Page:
Pink, S., & Morgan, J. (2013). Short‐Term Ethnography: Intense Routes to Knowing (Summary)

This article discusses shorter term ethnographic research for applied projects. Rather than constantly seeking new and innovative methods, as many researchers do, the authors explore an existing solid approach with new perspective. The authors argue that rapid ethnography, although assumed to be too fast and undetailed, is quite intense and detailed. They authors describe the qualities of short-term ethnography as: the intensity of the research encounter, and a focus on detail. I like this perspective, because I think that a few carefully crafted research questions can tell you much more about people than making them go through pages of demographics. We can pull from the strengths of ethnographic research, and don’t necessarily have to include every aspect for every project. I personally love to provide data for products or experiences, but even I get unmotivated with long forms. It is refreshing to see the view of short-term ethnography as a real choice for methodology, rather than seeing it as a backup method when projects have time constraints. Neither rapid nor slow ethnography is a better approach than the other, but reflexivity of the true goals of a project can help researchers find the methods that may provide a better experience for everyone involved in the process.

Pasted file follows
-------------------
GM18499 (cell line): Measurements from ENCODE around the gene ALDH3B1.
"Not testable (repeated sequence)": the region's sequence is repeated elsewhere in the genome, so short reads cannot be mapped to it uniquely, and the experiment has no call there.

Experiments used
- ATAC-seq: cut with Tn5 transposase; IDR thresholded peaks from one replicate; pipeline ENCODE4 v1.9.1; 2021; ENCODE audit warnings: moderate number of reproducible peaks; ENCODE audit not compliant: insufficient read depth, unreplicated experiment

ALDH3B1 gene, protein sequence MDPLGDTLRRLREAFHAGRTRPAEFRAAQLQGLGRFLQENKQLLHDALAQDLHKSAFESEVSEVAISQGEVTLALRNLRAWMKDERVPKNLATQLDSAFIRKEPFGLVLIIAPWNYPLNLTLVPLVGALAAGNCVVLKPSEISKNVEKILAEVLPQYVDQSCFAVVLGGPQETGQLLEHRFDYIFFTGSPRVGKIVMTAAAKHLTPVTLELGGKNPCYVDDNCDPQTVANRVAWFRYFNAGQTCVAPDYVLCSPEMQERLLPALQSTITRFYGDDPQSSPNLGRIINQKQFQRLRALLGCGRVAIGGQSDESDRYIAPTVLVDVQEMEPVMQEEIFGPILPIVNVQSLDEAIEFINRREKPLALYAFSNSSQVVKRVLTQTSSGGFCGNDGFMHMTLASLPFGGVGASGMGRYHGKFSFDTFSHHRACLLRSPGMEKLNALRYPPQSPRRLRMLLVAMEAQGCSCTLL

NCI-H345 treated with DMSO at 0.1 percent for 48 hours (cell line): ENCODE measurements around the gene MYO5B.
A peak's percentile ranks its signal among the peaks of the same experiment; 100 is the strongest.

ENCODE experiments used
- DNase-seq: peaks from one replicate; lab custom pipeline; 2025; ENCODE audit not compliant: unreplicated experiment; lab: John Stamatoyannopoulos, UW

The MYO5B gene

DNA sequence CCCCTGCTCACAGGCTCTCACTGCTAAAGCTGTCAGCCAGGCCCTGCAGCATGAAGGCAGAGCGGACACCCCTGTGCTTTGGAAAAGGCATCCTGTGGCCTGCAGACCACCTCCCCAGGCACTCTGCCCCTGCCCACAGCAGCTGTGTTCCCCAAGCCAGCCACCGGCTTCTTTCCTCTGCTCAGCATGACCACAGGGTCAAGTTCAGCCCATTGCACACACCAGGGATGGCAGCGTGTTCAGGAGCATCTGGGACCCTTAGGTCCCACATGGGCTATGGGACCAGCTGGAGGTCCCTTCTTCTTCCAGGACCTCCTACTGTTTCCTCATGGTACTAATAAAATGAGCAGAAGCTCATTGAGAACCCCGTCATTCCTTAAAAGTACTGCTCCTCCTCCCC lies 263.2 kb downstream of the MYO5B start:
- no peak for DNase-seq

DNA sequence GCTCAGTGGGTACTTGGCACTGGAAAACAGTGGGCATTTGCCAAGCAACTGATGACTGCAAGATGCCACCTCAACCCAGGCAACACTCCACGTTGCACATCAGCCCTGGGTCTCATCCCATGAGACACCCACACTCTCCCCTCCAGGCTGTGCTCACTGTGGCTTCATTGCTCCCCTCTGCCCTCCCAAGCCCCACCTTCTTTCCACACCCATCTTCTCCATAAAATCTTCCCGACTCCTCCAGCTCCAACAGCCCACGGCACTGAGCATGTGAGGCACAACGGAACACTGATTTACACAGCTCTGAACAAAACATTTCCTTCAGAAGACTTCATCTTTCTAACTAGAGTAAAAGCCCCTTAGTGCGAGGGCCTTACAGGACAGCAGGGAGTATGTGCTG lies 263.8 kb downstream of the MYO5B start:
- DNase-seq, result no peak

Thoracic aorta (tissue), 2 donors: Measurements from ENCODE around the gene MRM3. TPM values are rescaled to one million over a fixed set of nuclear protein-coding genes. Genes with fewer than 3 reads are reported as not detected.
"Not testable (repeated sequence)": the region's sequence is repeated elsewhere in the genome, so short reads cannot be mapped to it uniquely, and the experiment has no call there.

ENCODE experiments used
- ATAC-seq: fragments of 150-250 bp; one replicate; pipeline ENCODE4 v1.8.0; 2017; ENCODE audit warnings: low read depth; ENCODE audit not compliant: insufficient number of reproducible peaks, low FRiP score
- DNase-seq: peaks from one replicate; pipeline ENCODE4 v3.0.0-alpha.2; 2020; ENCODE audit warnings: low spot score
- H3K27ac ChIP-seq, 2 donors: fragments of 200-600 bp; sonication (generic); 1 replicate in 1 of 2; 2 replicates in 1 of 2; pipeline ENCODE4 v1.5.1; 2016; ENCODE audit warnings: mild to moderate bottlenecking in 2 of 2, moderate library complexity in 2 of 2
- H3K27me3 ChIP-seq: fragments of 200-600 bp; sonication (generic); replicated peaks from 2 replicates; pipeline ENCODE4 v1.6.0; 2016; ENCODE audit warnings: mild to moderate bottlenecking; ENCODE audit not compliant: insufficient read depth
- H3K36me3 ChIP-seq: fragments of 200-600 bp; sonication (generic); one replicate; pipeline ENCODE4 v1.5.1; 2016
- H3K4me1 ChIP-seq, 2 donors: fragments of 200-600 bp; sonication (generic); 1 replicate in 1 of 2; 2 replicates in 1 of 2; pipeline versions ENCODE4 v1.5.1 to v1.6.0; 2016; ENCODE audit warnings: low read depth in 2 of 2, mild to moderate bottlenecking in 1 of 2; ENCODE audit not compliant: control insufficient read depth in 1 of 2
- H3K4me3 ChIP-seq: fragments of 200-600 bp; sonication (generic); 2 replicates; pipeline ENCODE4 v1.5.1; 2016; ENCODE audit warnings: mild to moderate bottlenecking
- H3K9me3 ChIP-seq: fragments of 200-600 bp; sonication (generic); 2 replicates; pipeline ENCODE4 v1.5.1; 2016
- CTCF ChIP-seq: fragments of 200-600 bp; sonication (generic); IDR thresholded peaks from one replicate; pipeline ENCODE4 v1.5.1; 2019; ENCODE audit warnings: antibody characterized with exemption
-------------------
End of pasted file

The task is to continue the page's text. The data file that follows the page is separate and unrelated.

Pink, S., & Morgan, J. (2013). Short‐Term Ethnography: Intense Routes to Knowing. Symbolic Interaction, 36(3), 351–361.

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